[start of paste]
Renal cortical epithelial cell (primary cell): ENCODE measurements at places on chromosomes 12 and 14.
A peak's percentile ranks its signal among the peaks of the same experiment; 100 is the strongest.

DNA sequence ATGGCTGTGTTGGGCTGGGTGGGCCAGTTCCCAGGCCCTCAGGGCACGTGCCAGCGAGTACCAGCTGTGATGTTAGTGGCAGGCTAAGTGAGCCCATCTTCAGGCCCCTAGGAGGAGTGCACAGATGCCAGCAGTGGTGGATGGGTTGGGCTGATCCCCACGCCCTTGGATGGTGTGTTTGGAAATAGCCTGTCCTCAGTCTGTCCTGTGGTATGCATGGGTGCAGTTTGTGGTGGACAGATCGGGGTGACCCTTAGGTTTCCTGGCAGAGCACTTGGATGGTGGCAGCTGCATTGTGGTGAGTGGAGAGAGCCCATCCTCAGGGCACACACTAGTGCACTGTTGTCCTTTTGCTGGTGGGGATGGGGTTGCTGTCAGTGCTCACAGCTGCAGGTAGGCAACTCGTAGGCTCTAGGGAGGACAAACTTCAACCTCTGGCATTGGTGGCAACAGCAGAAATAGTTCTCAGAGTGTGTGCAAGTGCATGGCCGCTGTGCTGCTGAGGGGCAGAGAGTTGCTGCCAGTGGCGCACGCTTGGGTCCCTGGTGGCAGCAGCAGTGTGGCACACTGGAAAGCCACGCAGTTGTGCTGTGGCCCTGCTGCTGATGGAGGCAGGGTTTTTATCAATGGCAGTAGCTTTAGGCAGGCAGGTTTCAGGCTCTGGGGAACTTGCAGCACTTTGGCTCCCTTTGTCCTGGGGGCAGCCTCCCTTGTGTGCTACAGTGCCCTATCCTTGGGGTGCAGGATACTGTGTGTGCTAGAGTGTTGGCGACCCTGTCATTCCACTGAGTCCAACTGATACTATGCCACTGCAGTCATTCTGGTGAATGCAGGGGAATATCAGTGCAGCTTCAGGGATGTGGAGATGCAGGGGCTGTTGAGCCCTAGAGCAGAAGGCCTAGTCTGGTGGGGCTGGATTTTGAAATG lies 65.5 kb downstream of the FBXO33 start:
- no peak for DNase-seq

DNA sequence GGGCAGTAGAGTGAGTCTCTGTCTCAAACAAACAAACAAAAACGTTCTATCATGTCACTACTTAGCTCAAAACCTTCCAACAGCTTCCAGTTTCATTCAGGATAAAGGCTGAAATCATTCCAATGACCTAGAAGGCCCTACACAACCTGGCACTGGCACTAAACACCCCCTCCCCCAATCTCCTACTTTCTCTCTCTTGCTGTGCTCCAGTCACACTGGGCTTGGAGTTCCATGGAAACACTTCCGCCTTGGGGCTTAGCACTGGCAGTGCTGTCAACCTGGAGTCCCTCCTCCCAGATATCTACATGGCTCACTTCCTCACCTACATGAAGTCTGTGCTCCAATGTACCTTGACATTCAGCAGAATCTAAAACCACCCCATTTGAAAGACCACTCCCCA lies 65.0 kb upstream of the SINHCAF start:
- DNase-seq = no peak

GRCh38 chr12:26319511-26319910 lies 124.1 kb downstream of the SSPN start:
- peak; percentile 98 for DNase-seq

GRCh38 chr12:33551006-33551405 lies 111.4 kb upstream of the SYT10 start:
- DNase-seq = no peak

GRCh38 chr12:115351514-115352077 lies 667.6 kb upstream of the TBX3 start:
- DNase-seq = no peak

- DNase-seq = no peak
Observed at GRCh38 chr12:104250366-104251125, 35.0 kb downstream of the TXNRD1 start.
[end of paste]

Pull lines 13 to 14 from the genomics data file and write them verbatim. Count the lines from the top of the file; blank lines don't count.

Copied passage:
- DNase-seq = no peak
Observed at GRCh38 chr12:104250366-104251125, 35.0 kb downstream of the TXNRD1 start.